The recent district court ruling that the “don’t ask, don’t tell” law governing homosexuals in the military is unconstitutional triggered speculation that the Obama administration, which is eager for Congress to repeal “don’t ask, don’t tell,” might choose not to appeal the ruling. That speculation proved mistaken—an appeal has been filed—but it provides an apt occasion to explore the principles that ought to govern a presidential administration in deciding whether to defend a federal law that it disfavors.
In considering those principles, it’s useful to test them against one’s political biases. So both supporters and opponents of “don’t ask, don’t tell” might consider, for example, the following hypothetical: It’s 2014, and Obama-care has withstood several constitutional attacks in the federal courts of appeals, but a district court has just issued a nationwide injunction against that law’s continued implementation. Is it proper for the Republican president who defeated Barack Obama’s bid for reelection to decline to appeal the injunction?
At the outset, it is essential to distinguish between laws that an administration opposes or disfavors on policy grounds only and laws that it regards as unconstitutional. When a president opposes a law on mere policy grounds, he is nonetheless obligated to defend it vigorously. That obligation flows directly from the president’s duty under Article II of the Constitution to “take Care that the Laws be faithfully executed,” for the duty to faithfully enforce a law entails defending it against attacks in court.
The president’s “take Care” obligation does not apply to laws that are unconstitutional, as the Constitution is first and foremost among the “Laws” that the president is dutybound to “take Care … be faithfully executed.” But that observation does not resolve the question how the president ought to go about deciding whether a particular law is unconstitutional and therefore ought not be enforced or defended. May he, for example, regard a law as unconstitutional only if the Supreme Court’s precedents clearly dictate that it would so hold? Or may he form that judgment on his own, where the Court’s case law is unclear or even where his judgment is contrary to the Court’s ruling that the law is constitutionally permissible?
As it turns out, these questions have been weightier in theory than in practice, at least insofar as the Department of Justice’s duty to litigate in defense of a federal statute is at issue. Over the last several decades, presidential administrations with very different theoretical understandings of the president’s authority to interpret the Constitution have embraced the general proposition that, with the exception of laws that intrude on executive-branch prerogatives, the Department of Justice should vigorously defend the constitutionality of any law for which a reasonable defense may be made under existing precedents.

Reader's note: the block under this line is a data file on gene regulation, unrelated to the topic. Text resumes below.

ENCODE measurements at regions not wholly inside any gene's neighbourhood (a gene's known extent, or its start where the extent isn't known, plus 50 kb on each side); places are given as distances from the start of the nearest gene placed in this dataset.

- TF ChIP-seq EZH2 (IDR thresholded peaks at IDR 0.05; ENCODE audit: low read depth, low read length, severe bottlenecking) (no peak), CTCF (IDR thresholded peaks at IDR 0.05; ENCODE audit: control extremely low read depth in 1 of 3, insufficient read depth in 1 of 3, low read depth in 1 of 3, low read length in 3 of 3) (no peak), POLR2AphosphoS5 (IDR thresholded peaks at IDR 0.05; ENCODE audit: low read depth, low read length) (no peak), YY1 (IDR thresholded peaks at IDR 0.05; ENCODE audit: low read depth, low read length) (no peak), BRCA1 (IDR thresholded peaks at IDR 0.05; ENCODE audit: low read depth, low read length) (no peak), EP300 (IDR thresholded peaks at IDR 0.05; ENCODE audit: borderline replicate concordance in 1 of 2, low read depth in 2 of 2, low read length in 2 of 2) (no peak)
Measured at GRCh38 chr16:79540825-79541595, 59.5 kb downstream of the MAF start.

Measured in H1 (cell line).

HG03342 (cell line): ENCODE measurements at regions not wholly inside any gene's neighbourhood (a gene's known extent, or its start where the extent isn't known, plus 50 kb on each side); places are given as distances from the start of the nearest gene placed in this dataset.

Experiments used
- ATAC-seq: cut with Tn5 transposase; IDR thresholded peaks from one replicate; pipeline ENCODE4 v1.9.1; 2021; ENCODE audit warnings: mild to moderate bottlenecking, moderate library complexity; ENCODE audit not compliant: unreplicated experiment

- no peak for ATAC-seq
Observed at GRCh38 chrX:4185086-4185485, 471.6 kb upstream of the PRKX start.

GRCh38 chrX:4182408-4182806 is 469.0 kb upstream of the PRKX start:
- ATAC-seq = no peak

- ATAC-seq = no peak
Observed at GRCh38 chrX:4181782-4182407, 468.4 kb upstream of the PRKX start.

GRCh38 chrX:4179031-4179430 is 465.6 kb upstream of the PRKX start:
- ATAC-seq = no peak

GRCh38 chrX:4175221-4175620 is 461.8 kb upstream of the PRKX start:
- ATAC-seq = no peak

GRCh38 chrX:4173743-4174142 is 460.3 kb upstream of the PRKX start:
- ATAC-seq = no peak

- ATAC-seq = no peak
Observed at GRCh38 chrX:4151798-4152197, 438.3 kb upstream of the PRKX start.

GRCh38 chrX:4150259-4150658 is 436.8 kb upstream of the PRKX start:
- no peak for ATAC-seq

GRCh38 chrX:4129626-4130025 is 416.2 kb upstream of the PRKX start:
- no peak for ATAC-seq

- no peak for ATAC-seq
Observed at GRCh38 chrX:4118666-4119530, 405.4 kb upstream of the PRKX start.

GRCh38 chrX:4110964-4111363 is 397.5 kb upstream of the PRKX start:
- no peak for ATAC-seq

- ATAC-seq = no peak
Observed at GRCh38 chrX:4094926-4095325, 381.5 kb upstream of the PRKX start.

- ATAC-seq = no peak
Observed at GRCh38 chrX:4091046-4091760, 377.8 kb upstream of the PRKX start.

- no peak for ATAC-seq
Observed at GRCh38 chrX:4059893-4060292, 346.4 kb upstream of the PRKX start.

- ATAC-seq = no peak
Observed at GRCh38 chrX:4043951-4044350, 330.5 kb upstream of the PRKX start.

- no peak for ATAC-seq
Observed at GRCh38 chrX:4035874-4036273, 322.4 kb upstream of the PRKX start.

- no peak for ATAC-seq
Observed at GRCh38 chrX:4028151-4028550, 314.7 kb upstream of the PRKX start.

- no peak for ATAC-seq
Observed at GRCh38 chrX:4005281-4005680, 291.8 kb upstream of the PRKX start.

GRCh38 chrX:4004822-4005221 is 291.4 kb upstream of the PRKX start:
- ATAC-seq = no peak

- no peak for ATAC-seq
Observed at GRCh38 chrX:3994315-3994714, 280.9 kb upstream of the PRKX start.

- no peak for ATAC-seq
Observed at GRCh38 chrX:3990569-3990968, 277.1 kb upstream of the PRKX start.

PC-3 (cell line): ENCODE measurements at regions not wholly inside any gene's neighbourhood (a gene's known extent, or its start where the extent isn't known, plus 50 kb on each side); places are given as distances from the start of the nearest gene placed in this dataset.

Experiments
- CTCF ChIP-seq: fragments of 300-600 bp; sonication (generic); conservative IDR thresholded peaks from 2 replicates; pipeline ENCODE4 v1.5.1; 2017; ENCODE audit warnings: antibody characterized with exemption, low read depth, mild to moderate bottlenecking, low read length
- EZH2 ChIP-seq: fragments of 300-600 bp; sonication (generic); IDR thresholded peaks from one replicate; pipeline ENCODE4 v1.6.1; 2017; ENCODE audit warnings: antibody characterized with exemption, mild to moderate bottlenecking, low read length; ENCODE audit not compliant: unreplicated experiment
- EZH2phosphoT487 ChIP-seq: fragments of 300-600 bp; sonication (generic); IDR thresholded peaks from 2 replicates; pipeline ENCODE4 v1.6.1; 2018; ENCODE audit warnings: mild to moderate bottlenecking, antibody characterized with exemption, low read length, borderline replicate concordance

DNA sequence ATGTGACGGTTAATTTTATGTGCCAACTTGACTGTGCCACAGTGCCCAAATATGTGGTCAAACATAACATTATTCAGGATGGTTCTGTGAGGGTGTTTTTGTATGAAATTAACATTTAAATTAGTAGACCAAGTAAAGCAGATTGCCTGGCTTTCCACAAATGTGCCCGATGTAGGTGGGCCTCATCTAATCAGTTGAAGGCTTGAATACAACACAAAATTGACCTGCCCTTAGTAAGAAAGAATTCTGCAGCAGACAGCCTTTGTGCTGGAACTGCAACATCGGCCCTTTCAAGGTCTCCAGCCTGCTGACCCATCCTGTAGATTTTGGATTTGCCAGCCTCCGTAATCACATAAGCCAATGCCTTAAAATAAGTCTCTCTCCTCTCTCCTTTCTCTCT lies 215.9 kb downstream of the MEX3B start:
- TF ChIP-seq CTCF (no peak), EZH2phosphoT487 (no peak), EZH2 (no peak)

This general proposition has not been absolute. In rare instances, as Clinton Justice Department official Walter Dellinger outlined in a recent New York Times op-ed, an administration has determined not to offer a substantive constitutional defense of a defensible law. Instead, it has pursued only a nominal defense: It sets forth in its briefs its position that the law is unconstitutional but also files a formal appeal from a decision adverse to the law. That formal appeal ensures that the judicial hierarchy can operate to correct a wrong decision. Further, as Dellinger explains, when an administration pursues the option of making only a nominal defense, the courts can and should invite other interested and capable persons to defend the law.
In theory, a hypothetical future president might exercise his powers much more robustly by declining to enforce and defend any law that he regards as unconstitutional, no matter how defensible it is under the Court’s precedents. There are limits, however, on how effective such an approach might be. The reality is that a president can’t, by mere nonenforcement, unilaterally and permanently wipe from the books a federal law that the courts might deem to be constitutionally permissible. That law might, for example, be enforceable by private parties or by a subsequent president.
Further, it would be cowardly and irresponsible for a president to attempt to nullify a law by declining to appeal a district-court ruling that strikes down the law. If the president believes that the law shouldn’t be enforced and defended, he ought to have the courage to adopt that course of conduct from the outset, rather than hiding behind the ruling of an inferior-court judge and trying to prevent that ruling from being reviewed by higher courts.
Let’s now apply these principles to the “don’t ask, don’t tell” case and the Obamacare hypothetical.